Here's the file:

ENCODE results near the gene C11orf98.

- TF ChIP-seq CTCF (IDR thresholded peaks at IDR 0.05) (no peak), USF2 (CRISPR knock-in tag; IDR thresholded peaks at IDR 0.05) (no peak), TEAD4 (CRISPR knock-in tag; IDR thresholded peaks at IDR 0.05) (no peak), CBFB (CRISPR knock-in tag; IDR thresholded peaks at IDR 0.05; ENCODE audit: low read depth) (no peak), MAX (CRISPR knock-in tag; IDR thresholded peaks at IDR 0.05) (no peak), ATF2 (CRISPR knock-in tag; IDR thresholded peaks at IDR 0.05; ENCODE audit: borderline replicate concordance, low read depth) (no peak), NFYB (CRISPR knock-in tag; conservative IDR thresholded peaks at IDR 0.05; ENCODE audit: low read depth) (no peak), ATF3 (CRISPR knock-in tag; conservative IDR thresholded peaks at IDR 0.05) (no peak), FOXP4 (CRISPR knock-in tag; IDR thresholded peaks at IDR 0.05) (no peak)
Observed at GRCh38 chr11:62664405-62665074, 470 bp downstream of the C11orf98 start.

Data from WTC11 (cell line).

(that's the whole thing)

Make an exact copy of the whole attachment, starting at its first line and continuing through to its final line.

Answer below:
ENCODE results near the gene C11orf98.

- TF ChIP-seq CTCF (IDR thresholded peaks at IDR 0.05) (no peak), USF2 (CRISPR knock-in tag; IDR thresholded peaks at IDR 0.05) (no peak), TEAD4 (CRISPR knock-in tag; IDR thresholded peaks at IDR 0.05) (no peak), CBFB (CRISPR knock-in tag; IDR thresholded peaks at IDR 0.05; ENCODE audit: low read depth) (no peak), MAX (CRISPR knock-in tag; IDR thresholded peaks at IDR 0.05) (no peak), ATF2 (CRISPR knock-in tag; IDR thresholded peaks at IDR 0.05; ENCODE audit: borderline replicate concordance, low read depth) (no peak), NFYB (CRISPR knock-in tag; conservative IDR thresholded peaks at IDR 0.05; ENCODE audit: low read depth) (no peak), ATF3 (CRISPR knock-in tag; conservative IDR thresholded peaks at IDR 0.05) (no peak), FOXP4 (CRISPR knock-in tag; IDR thresholded peaks at IDR 0.05) (no peak)
Observed at GRCh38 chr11:62664405-62665074, 470 bp downstream of the C11orf98 start.

Data from WTC11 (cell line).